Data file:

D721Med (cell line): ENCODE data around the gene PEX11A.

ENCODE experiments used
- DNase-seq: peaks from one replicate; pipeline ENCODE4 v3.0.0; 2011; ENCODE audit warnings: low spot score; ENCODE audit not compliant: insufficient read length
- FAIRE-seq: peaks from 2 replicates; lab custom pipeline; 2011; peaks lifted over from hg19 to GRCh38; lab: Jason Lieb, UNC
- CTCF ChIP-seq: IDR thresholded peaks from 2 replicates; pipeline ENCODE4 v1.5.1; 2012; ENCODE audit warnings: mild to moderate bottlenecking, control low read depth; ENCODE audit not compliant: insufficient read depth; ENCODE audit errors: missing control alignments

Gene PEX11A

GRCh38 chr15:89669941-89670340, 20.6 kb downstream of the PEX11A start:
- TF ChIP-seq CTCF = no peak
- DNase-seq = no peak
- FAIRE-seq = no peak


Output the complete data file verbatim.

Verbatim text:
D721Med (cell line): ENCODE data around the gene PEX11A.

ENCODE experiments used
- DNase-seq: peaks from one replicate; pipeline ENCODE4 v3.0.0; 2011; ENCODE audit warnings: low spot score; ENCODE audit not compliant: insufficient read length
- FAIRE-seq: peaks from 2 replicates; lab custom pipeline; 2011; peaks lifted over from hg19 to GRCh38; lab: Jason Lieb, UNC
- CTCF ChIP-seq: IDR thresholded peaks from 2 replicates; pipeline ENCODE4 v1.5.1; 2012; ENCODE audit warnings: mild to moderate bottlenecking, control low read depth; ENCODE audit not compliant: insufficient read depth; ENCODE audit errors: missing control alignments

Gene PEX11A

GRCh38 chr15:89669941-89670340, 20.6 kb downstream of the PEX11A start:
- TF ChIP-seq CTCF = no peak
- DNase-seq = no peak
- FAIRE-seq = no peak